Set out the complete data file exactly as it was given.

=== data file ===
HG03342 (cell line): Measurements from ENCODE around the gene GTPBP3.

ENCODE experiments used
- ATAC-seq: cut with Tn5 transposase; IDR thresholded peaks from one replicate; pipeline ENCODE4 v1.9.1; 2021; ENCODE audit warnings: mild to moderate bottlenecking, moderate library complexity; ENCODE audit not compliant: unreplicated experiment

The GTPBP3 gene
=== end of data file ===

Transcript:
HG03342 (cell line): Measurements from ENCODE around the gene GTPBP3.

ENCODE experiments used
- ATAC-seq: cut with Tn5 transposase; IDR thresholded peaks from one replicate; pipeline ENCODE4 v1.9.1; 2021; ENCODE audit warnings: mild to moderate bottlenecking, moderate library complexity; ENCODE audit not compliant: unreplicated experiment

The GTPBP3 gene